Luthans remarked that operational definition of power is still lacking.

The classifications of Power

Psychologists John French and Bertram Raven provided five categories

1. Reward power
2. Coercive power (punishment power)
3. Legitimate power
4. Referent power
5. Expert power

Contingent Explanations of Power

Power comes to people from being in the right place.

1. Power comes to people who have control over resources such as budgets, physical facilities and can allocate them with discretion.
2. Control over access to information can give power.
3. Formal authority and legitimate power comes from organizational positions.

Some of the propositions related to power in contingent explanations are:


1. The greater the professional orientation of group members, the greater relative strength referent power has in influencing them.
2. If the high ranking participants show less interest in managing a task, low ranking participants obtain more power.
3. The greater the target's dependency on agent, the more targets are manipulated against their will.
4. If people are uncertain about the appropriateness or correctness of their behavior, they allow the powerful people to manipulate them.


Source:
Fred Luthans, Organizational Behavior, 9th Edition, McGraw-Hill International,



New Theory of Power - Dacher Keltner


People who attain enduring power today exhibit five behaviors

1.    Enthusiasm: They express interest in others, advocate on their behalf and take joy in their achievements.
2.    Kindness: They cooperate, share, express appreciation and dignify other people.
3.    Focus: They establish shared goals and rules, a clear purpose and keep people on task.
4.    Calmness: Through their actions and communication, they instill calm and perspective.
5.    Openness: They display empathy and a disciplined process of listening attentively.

According to Keltner over 70 studies have shown that people who rise in power – whether it be in business, education or the military – consistently embody these qualities.

https://www.inc.com/marcel-schwantes/according-to-science-this-is-the-best-way-to-gain-.html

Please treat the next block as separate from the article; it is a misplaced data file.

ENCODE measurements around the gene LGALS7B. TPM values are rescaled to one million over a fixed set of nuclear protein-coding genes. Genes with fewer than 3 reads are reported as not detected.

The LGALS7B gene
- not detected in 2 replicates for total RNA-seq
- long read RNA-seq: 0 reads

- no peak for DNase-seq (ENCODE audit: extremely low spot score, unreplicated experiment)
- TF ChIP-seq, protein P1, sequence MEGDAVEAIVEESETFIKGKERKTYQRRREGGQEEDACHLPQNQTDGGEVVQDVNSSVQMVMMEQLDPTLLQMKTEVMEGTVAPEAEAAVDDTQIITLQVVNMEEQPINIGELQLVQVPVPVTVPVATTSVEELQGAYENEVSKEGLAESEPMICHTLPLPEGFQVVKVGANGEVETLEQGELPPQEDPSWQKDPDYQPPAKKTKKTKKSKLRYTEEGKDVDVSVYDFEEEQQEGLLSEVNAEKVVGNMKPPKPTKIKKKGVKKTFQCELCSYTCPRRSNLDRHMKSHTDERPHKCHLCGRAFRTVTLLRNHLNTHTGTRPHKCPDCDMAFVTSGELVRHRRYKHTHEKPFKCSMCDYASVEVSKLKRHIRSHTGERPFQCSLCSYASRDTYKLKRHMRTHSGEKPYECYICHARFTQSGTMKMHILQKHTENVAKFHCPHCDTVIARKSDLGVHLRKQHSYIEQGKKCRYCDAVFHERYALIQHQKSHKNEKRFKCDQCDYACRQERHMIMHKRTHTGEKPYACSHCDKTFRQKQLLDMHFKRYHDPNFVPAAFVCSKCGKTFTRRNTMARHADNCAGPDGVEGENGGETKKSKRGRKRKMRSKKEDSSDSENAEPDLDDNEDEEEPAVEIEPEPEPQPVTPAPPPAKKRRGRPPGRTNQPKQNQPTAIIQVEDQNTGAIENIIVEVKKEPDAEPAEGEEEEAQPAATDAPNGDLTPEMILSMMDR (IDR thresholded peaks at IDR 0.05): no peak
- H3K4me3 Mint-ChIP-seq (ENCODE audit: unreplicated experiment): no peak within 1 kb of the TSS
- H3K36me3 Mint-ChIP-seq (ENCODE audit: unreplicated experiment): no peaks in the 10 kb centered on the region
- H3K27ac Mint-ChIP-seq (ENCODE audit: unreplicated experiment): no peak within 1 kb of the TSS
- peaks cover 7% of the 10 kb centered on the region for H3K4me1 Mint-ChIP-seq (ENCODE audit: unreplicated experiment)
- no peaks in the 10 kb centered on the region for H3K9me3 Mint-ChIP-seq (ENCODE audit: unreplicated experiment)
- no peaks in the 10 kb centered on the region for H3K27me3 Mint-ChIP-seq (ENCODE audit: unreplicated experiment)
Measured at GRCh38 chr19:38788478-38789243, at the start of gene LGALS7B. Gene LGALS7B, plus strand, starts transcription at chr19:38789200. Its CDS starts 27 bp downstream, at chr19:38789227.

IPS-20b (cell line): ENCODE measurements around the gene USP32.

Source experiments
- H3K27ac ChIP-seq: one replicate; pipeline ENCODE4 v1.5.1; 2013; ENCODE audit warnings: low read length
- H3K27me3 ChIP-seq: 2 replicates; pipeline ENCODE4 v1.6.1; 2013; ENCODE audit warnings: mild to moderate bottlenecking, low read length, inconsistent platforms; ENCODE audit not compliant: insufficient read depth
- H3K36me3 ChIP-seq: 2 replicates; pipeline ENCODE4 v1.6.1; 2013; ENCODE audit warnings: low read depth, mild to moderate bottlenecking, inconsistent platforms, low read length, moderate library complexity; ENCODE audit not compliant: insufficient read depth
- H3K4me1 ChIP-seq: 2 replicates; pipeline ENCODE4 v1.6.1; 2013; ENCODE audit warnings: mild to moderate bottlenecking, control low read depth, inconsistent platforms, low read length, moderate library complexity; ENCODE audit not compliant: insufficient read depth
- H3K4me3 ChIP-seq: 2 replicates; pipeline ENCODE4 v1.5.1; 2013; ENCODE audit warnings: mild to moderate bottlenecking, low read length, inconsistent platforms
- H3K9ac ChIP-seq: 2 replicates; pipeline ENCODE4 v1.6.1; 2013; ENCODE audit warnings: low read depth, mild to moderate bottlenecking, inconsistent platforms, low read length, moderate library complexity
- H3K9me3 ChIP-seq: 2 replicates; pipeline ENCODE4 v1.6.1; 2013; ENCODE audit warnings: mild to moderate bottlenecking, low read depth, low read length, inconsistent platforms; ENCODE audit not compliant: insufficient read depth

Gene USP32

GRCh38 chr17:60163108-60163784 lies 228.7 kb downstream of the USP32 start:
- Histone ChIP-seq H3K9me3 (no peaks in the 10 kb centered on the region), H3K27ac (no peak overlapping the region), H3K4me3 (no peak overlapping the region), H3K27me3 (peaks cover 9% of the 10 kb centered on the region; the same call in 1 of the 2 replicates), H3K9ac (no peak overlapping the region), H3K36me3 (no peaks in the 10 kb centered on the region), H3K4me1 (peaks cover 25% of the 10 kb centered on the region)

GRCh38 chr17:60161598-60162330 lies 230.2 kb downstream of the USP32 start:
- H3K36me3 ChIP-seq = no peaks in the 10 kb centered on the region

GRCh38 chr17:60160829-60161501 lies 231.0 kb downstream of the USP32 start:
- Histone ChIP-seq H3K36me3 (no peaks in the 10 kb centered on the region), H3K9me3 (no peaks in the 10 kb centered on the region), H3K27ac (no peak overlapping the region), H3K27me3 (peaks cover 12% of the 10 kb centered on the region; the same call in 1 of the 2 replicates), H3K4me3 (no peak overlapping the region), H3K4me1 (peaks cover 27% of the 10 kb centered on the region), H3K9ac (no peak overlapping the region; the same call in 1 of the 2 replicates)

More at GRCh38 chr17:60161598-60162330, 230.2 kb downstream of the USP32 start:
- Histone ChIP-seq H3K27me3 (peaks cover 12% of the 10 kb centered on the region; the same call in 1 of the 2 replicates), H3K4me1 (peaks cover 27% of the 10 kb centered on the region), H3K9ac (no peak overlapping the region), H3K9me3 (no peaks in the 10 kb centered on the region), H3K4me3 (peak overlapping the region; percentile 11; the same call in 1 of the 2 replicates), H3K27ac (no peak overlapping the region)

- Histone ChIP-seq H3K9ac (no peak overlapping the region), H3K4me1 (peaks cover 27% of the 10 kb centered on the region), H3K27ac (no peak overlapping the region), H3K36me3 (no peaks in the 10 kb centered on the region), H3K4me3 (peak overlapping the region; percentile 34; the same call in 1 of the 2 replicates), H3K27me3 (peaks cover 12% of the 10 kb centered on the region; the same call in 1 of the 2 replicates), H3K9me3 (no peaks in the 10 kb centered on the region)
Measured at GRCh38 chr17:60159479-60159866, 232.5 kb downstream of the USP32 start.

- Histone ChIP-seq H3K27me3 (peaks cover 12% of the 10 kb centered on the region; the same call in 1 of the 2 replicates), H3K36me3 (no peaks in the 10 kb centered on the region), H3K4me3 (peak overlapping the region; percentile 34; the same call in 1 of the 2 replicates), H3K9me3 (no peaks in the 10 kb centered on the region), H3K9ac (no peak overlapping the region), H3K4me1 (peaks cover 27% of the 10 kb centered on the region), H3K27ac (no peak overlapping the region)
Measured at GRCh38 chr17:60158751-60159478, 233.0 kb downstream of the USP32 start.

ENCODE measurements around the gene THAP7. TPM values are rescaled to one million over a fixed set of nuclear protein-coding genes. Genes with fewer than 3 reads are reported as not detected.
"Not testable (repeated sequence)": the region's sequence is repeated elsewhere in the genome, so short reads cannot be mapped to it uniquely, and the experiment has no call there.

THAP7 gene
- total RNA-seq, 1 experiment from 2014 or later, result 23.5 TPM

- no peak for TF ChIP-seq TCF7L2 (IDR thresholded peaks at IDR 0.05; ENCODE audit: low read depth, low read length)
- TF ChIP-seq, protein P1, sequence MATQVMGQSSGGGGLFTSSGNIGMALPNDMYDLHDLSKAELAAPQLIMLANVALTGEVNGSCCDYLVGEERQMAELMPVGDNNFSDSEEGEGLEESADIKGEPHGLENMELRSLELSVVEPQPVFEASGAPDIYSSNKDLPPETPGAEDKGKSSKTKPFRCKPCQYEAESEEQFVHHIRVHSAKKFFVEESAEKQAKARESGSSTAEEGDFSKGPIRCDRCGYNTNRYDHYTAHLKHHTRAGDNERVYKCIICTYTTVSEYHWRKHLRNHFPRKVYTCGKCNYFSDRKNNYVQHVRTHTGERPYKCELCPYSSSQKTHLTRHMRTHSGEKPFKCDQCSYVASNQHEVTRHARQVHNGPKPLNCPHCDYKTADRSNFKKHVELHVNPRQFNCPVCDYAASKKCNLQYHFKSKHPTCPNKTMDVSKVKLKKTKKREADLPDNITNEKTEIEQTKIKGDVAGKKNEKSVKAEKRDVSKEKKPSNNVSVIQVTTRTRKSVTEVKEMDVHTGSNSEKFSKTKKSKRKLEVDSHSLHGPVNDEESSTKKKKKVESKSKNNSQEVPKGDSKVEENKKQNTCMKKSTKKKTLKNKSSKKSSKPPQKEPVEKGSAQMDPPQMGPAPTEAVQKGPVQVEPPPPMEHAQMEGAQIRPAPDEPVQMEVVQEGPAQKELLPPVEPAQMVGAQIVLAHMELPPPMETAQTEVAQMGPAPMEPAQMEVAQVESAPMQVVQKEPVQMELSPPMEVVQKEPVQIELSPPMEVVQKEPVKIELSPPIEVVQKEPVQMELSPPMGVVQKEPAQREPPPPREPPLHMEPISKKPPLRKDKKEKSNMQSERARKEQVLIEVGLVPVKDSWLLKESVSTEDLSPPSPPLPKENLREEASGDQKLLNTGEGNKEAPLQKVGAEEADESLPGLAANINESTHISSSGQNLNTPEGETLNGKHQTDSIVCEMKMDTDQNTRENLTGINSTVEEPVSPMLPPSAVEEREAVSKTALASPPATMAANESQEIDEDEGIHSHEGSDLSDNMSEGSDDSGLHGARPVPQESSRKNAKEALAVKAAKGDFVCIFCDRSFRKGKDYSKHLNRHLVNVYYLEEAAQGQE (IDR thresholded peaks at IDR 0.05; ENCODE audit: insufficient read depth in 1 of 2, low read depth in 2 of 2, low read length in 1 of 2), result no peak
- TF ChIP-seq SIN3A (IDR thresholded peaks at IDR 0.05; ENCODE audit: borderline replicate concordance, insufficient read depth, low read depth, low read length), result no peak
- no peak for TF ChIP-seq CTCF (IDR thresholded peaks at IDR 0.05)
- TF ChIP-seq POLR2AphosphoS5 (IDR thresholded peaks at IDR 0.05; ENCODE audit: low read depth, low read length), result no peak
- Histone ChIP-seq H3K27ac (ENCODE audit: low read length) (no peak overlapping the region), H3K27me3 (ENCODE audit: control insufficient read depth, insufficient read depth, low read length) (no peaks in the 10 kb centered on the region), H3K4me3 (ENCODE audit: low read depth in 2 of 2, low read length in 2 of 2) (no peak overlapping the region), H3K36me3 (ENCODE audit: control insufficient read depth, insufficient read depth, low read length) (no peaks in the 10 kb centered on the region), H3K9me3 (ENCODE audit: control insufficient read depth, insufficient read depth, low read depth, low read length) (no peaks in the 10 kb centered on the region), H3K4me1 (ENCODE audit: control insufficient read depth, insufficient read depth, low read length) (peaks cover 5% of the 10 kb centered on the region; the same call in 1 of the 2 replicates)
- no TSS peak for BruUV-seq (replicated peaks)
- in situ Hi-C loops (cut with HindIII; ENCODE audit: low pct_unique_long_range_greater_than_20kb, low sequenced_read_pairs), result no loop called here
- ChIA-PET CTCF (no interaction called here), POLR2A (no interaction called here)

http://markccrowley.com/how-we-gain-power-and-influence-sciences-surprising-answer/

https://greatergood.berkeley.edu/article/item/power_paradox


Modern concept of power as a social and economic theory
http://www.ejournalnet.com/Contents/Issue_2/4/4_2002.htm

The Concept of power
http://www.jstor.org/pss/588888

Power and Politics - Basic Concepts
http://www.sociology.org.uk/ppbc.pdf



Updated 2 October 2017, 23 November 2011

September 18, 2017

10 - 15 - 20 - 25 Activities and Skills for Success as Manager at All Levels



4P Model of Management


I developed 4P Model of Management. Managers have to undertake Four major activities.

Providing Value  - They have to identify opportunities to add value to potential consumers, communicate value to them and exchange value with them.

Purchase Inputs - Managers have to purchase inputs to provide value.

Process Inputs and Convert them into Valuable Outputs

People Relations - Business is for People, Business is by People and Business is with People

The 4Ps fall into Business Skills, Process Skills and People Skills.

Detailed article
http://nraomtr.blogspot.com/2015/05/4-ps-of-management-4-essential-tasks-in.html


You can see how various authors only prescribe these skills in their articles.




Peter Economy - 10 things that super successful leaders do.


It was published in the Corporate Dossier of Economic Times (22 May 2015). Peter Economy was the author.